Monday, September 1, 2014

Brooklyn's Other Huge Modular Project on Schedule

Capsys Corp is currently finishing up the first grouping of homes for the next phase of Nehemiah’s Spring Creek project located on a former 45 acre former landfill site east of Brooklyn, NY

Built in partnership with East Brooklyn Congregations and designed by architect Alexander Gorlin, Nehemiah is composed of prefabricated one-, two- and three-family homes assembled at the Brooklyn Navy Yard. Homeowners put down as little as $8,000 to purchase their houses, which ranged in price from $158,000 to $488,000.

When completed by 2016, over 1,525 new homes and apartments will be built on these streets tucked in behind Related Companies Gateway Plaza Mall, Belt Parkway, and two state parks opening by 2014. In September, three new schools will open on a $75 million campus constructed by the Department of Education.

Spring Creek Nehemiah (as residents call it) will be home to 233 first-time homeowners who won the right to live at Nehemiah in a lottery sponsored by the city’s Department of Housing Preservation and Development, a major partner in the project. They applied to the lottery more than five years ago, some as many as 17 years back. Soon, 50 new owners will move in. Five parks, a supermarket and EMS station will be finished upon plan completion.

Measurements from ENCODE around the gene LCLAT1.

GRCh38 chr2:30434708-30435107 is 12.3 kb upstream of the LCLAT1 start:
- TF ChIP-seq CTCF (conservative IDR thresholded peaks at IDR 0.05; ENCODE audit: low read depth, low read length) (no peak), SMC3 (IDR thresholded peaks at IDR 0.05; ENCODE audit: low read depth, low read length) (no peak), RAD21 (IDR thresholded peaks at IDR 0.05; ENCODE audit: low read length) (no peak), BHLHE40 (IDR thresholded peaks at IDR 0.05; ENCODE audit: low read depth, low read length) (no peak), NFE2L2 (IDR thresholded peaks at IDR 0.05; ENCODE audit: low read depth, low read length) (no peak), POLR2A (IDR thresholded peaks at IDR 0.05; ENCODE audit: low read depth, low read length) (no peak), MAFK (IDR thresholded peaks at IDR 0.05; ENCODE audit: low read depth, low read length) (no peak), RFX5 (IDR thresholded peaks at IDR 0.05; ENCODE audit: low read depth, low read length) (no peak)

These prefabricated townhouses are part of the Nehemiah program to build the largest affordable housing development for first-time homebuyers in New York City. More than 800 homes are planned around a vibrant community-oriented streetscape and neighborhood. 

The first two phases and phase 3B, approximately 287 of 578 townhouses, are now complete with phase 3A under construction. Individual modular units are constructed in a nearby factory and trucked to the site where they are then joined together into two-, three- and four-story houses.  To create visual interest and distinct identities, multiple facade types were designed, each of which can be clad in one of a dozen different colors of siding. A modern interpretation of traditional Brooklyn townhouses, stoops line the street leading to a raised front door. Parking is along rear alleys in the interior of each block, allowing the homes to open directly onto the sidewalk.



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